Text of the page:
Regulations Amending the Special Economic Measures (Belarus) Regulations: SOR/2022-58

Canada Gazette, Part II, Volume 156, Number 7

SOR/2022-58 March 16, 2022


P.C. 2022-255 March 16, 2022

Whereas the Governor in Council is of the opinion that the actions of Belarus constitute a grave breach of international peace and security that has resulted or is likely to result in a serious international crisis;

Therefore, Her Excellency the Governor General in Council, on the recommendation of the Minister of Foreign Affairs, pursuant to subsections 4(1) footnote a, (1.1) footnote b, (2) and (3) of the Special Economic Measures Act footnote c, makes the annexed Regulations Amending the Special Economic Measures (Belarus) Regulations.

Regulations Amending the Special Economic Measures (Belarus) Regulations


1 Paragraph 3(e) of the Special Economic Measures (Belarus) Regulations footnote 1 is replaced by the following:

2 Part 1.1 of Schedule 1 to the Regulations is amended by adding the following after item 19:

Application Before Publication

3 For the purpose of paragraph 11(2)(a) of the Statutory Instruments Act, these Regulations apply according to their terms before they are published in the Canada Gazette.

Coming into Force

4 These Regulations come into force on the day on which they are registered.


(This statement is not part of the Regulations.)


Belarus is supporting the Russian Federation’s violation of the sovereignty and territorial integrity of Ukraine.


On August 9, 2020, the Republic of Belarus held presidential elections marred by widespread irregularities. Under the direction of incumbent President Alexander Lukashenko, the Government of Belarus led a systematic campaign of repression during the lead up to the vote and through the conduct of the election itself, and used state-sponsored violence against the people of Belarus in an effort to suppress anti-government protests. Human Rights Watch, Amnesty International, the Office of the United Nations Human Rights Commissioner, Viasna Human Rights Centre, and the Organization for Security and Cooperation in Europe (OSCE), all reported numerous human rights violations. Since then, numerous reputable human rights organizations, including Viasna Human Rights Centre, have been forced to close.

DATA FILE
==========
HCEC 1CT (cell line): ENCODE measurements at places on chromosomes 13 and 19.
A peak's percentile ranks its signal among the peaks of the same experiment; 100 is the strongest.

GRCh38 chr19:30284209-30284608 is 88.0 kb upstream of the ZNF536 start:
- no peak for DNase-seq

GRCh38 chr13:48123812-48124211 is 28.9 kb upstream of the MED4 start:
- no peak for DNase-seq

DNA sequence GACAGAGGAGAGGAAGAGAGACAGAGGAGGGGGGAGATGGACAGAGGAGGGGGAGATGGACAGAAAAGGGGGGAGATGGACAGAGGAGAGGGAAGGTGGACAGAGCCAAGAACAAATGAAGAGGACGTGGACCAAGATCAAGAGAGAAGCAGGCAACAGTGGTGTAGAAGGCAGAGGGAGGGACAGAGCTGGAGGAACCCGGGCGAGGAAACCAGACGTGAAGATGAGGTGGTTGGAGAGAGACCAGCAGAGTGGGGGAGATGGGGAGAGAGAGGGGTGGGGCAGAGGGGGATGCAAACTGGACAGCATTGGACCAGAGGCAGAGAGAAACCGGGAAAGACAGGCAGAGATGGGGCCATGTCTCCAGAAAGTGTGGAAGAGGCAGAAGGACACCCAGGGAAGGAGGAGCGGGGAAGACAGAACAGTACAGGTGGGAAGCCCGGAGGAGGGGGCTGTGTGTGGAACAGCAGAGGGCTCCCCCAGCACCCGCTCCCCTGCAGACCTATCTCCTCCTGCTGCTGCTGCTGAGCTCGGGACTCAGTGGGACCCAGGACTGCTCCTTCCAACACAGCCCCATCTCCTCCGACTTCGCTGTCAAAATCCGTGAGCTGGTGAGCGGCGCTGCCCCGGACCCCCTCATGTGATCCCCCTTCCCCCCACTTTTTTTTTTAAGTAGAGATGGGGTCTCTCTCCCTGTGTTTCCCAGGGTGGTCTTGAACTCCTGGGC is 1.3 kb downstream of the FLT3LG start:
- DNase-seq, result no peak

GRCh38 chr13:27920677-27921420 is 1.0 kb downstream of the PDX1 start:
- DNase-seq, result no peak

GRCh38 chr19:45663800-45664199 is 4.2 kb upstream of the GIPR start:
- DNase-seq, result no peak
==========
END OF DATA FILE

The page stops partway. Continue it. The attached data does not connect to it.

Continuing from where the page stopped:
The Government of Belarus has continued to commit gross and systematic human rights violations since the 2020 presidential election. These include prolonged arbitrary detentions, brutality, intimidation, and the excessive use of force against peaceful protestors. Arbitrary arrests continue. In addition, there are undue restrictions on the rights to freedom of expression, peaceful assembly, and freedom of association. Human rights observers identified an escalation in the scale of repression against independent journalists in 2021, including arbitrary detention, the imposition of fines and prison sentences, loss of media credentials and police raids. On May 23, 2021, the Government of Belarus orchestrated an event that was a significant and dangerous escalation in its attacks on opposition voices. Ryanair flight 4978, flying between Athens, Greece, and Vilnius, Lithuania, was diverted to Minsk National Airport at the behest of the Belarusian aviation authorities. The diversion was requested on the premise of a possible bomb threat on board, which proved to be unsubstantiated. Upon landing in Minsk, two passengers, Belarusian journalist and activist Roman Protasevich and his Russian companion Sofia Sapega, were removed from the flight. They remain under house arrest as of October 2021, awaiting trial.